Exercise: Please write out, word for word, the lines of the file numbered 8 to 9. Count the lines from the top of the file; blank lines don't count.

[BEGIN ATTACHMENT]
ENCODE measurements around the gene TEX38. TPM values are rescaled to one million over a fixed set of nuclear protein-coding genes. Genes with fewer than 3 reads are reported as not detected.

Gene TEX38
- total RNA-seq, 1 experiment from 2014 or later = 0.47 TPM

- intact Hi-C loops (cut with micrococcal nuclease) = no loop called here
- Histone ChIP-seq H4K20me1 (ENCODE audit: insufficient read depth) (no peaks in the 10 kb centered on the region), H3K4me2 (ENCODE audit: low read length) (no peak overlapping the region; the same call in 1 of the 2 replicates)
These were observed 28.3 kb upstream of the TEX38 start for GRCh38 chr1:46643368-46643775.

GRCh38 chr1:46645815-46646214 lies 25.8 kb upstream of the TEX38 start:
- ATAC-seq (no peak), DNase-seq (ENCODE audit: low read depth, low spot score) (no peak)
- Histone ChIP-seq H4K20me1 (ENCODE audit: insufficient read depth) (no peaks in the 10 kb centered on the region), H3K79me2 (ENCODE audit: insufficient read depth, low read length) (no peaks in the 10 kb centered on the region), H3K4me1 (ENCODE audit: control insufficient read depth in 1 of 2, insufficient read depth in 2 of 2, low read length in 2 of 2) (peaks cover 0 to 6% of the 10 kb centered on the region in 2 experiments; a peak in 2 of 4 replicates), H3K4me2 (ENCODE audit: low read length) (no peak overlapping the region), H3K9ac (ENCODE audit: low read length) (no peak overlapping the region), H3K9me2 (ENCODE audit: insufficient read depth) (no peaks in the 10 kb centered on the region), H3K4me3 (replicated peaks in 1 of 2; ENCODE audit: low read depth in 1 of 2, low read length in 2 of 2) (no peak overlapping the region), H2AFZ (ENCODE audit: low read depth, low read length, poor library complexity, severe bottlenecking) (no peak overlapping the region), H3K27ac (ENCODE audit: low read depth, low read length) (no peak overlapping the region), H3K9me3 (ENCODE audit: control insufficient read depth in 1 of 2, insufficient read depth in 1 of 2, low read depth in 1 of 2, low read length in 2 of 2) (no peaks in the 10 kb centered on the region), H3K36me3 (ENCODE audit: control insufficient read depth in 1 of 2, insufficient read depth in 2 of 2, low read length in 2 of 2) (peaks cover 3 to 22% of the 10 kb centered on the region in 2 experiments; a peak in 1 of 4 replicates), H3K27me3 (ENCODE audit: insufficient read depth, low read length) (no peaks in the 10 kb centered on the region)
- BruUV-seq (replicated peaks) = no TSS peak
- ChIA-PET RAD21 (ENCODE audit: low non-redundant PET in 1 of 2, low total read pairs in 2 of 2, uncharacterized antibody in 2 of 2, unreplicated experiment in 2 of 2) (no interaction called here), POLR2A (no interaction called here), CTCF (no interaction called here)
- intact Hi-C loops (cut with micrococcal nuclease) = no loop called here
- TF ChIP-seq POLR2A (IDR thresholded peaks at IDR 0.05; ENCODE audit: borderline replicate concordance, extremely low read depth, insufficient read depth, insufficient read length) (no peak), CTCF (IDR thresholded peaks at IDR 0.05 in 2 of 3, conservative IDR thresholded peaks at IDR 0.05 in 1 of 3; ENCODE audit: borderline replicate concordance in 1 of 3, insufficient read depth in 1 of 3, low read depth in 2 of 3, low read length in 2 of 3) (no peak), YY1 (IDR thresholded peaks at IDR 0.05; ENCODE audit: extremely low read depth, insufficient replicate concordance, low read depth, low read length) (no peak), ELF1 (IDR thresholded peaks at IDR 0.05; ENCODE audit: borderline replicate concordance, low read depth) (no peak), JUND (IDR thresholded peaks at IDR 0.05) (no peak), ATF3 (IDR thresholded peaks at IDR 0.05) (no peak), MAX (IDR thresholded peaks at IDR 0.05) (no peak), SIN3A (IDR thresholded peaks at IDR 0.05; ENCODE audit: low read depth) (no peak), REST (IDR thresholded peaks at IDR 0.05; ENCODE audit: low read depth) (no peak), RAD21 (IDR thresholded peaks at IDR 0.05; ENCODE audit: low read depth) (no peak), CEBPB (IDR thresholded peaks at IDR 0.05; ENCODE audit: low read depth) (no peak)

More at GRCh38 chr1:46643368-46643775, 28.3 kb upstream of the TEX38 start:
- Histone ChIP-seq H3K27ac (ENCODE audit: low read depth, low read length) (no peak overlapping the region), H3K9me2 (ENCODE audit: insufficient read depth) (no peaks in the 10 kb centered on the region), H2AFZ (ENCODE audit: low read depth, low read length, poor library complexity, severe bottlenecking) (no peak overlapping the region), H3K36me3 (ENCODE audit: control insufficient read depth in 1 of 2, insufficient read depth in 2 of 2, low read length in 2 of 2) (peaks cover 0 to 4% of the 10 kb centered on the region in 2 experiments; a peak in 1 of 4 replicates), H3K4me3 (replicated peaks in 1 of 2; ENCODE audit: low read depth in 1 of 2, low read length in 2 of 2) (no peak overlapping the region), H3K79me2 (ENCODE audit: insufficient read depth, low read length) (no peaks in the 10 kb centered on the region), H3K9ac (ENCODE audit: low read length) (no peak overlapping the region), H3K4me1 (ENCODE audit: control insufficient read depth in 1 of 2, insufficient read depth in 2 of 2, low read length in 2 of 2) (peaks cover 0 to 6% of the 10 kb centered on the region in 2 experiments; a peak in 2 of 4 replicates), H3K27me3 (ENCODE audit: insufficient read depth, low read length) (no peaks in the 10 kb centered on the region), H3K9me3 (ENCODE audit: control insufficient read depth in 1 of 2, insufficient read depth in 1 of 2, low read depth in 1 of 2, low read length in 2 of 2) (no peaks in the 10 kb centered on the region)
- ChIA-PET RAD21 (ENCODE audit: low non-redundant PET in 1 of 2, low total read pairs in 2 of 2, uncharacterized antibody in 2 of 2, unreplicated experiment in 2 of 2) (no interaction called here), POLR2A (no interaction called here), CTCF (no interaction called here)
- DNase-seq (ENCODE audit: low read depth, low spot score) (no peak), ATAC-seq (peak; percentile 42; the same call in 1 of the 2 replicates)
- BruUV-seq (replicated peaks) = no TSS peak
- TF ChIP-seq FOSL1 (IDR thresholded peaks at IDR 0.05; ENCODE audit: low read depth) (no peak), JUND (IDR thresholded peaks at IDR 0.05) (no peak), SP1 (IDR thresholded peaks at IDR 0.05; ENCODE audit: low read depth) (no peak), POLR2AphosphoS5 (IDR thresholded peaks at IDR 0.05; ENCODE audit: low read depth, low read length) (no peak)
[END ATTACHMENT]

- ATAC-seq (no peak), DNase-seq (ENCODE audit: low read depth, low spot score) (no peak)
- Histone ChIP-seq H4K20me1 (ENCODE audit: insufficient read depth) (no peaks in the 10 kb centered on the region), H3K79me2 (ENCODE audit: insufficient read depth, low read length) (no peaks in the 10 kb centered on the region), H3K4me1 (ENCODE audit: control insufficient read depth in 1 of 2, insufficient read depth in 2 of 2, low read length in 2 of 2) (peaks cover 0 to 6% of the 10 kb centered on the region in 2 experiments; a peak in 2 of 4 replicates), H3K4me2 (ENCODE audit: low read length) (no peak overlapping the region), H3K9ac (ENCODE audit: low read length) (no peak overlapping the region), H3K9me2 (ENCODE audit: insufficient read depth) (no peaks in the 10 kb centered on the region), H3K4me3 (replicated peaks in 1 of 2; ENCODE audit: low read depth in 1 of 2, low read length in 2 of 2) (no peak overlapping the region), H2AFZ (ENCODE audit: low read depth, low read length, poor library complexity, severe bottlenecking) (no peak overlapping the region), H3K27ac (ENCODE audit: low read depth, low read length) (no peak overlapping the region), H3K9me3 (ENCODE audit: control insufficient read depth in 1 of 2, insufficient read depth in 1 of 2, low read depth in 1 of 2, low read length in 2 of 2) (no peaks in the 10 kb centered on the region), H3K36me3 (ENCODE audit: control insufficient read depth in 1 of 2, insufficient read depth in 2 of 2, low read length in 2 of 2) (peaks cover 3 to 22% of the 10 kb centered on the region in 2 experiments; a peak in 1 of 4 replicates), H3K27me3 (ENCODE audit: insufficient read depth, low read length) (no peaks in the 10 kb centered on the region)